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let's see, vote to elect to disclose. >> clerk: line item seven, vote to whether or not to disclose all items discussed in closed session, action. >> i move to not disclose. >> president hirsch: is there a second? >> second. hirs >> president hirsch: all in favor? opposed? carries unanimously. >> clerk: and line item eight, action item. >> president hirsch: all in favor? all opposed? we're done.
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my name is doctor ellen moffett, i am an assistant medical examiner for the city and county of san francisco. i perform autopsy, review medical records and write reports. also integrate other sorts of testing data to determine cause and manner of death. i have been here at this facility since i moved here in november, and previous to that at the old facility. i was worried when we moved here that because this building is so much larger that i wouldn't see people every day. i would miss my personal interactions with the other employees, but that hasn't been the case. this building is very nice. we have lovely autopsy tables and i do get to go upstairs and down stairs several times a day to see everyone else i work with. we have a bond like any other
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group of employees that work for a specific agency in san francisco. we work closely on each case to determine the best cause of death, and we also interact with family members of the diseased. that brings us closer together also. >> i am an investigator two at the office of the chief until examiner in san francisco. as an investigator here i investigate all manners of death that come through our jurisdiction. i go to the field interview police officers, detectives, family members, physicians, anyone who might be involved with the death. additionally i take any property with the deceased individual and take care and custody of that. i maintain the chain and custody for court purposes if that becomes an issue later and notify next of kin and make any additional follow up phone callsness with that particular death. i am dealing with people at the
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worst possible time in their lives delivering the worst news they could get. i work with the family to help them through the grieving process. >> i am ricky moore, a clerk at the san francisco medical examiner's office. i assist the pathology and toxicology and investigative team around work close with the families, loved ones and funeral establishment. >> i started at the old facility. the building was old, vintage. we had issues with plumbing and things like that. i had a tiny desk. i feet very happy to be here in the new digs where i actually have room to do my work. >> i am sue pairing, the toxicologist supervisor.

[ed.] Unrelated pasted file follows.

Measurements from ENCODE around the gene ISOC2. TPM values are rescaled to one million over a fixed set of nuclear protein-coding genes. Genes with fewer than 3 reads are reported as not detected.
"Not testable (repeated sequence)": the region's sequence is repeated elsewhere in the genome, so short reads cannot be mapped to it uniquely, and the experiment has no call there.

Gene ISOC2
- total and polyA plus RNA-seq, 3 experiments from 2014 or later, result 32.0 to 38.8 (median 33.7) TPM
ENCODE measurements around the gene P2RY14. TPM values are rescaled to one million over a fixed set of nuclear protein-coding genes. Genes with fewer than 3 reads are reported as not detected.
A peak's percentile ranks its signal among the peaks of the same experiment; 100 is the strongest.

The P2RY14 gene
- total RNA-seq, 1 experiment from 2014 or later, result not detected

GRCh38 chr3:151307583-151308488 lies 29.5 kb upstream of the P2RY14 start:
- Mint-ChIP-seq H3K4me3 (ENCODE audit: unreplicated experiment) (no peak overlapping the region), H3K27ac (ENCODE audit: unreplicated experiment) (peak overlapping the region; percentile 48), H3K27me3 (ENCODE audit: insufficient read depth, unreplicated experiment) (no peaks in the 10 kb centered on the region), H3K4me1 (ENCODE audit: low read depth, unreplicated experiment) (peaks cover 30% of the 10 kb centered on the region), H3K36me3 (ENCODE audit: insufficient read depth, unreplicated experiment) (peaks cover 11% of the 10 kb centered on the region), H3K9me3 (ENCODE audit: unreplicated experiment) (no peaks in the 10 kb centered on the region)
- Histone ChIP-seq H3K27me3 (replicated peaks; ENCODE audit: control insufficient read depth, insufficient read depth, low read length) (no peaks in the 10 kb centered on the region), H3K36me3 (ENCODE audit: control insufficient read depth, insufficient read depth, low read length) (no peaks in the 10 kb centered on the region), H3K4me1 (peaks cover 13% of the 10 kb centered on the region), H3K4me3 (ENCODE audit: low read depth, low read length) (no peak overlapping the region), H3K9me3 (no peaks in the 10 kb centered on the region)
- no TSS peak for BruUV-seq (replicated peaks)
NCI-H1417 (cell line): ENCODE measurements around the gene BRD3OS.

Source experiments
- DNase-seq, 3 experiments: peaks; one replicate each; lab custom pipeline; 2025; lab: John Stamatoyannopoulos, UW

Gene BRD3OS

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we test for alcohol, drugs and poisons and biological substances. i oversee all of the lab operations. the forensic operation here we perform the toxicology testing for the human performance and the case in the city of san francisco. we collect evidence at the scene. a woman was killed after a robbery homicide, and the dna collected from the zip ties she was bound with ended up being a cold hit to the suspect. that was the only investigative link collecting the scene to the suspect. it is nice to get the feedback. we do a lot of work and you don't hear the result. once in a while you heard it had an impact on somebody. you can bring justice to what happened. we are able to take what we due to the next level. many of our counterparts in other states, cities or
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countries don't have the resources and don't have the beautiful building and the equipmentness to really advance what we are doing. >> sometimes we go to court. whoever is on call may be called out of the office to go to various portions of the city to investigate suspicious deaths. we do whatever we can to get our job done. >> when we think that a case has a natural cause of death and it turns out to be another natural cause of death. unexpected findings are fun. >> i have a prior background in law enforcement. i was a police officer for 8 years. i handled homicides and suicides. i had been around death investigation type scenes. as a police officer we only handled minimal components then it was turned over to the
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coroner or the detective division. i am intrigued with those types of calls. i wondered why someone died. i have an extremely supportive family. older children say, mom, how was your day. i can give minor details and i have an amazing spouse always willing to listen to any and all details of my day. without that it would be really hard to deal with the negative components of this job. >> being i am a native of san francisco and grew up in the community. i come across that a lot where i may know a loved one coming from the back way or a loved one seeking answers for their deceased. there are a lot of cases where i may feel affected by it. if from is a child involved or things like that. i try to not bring it home and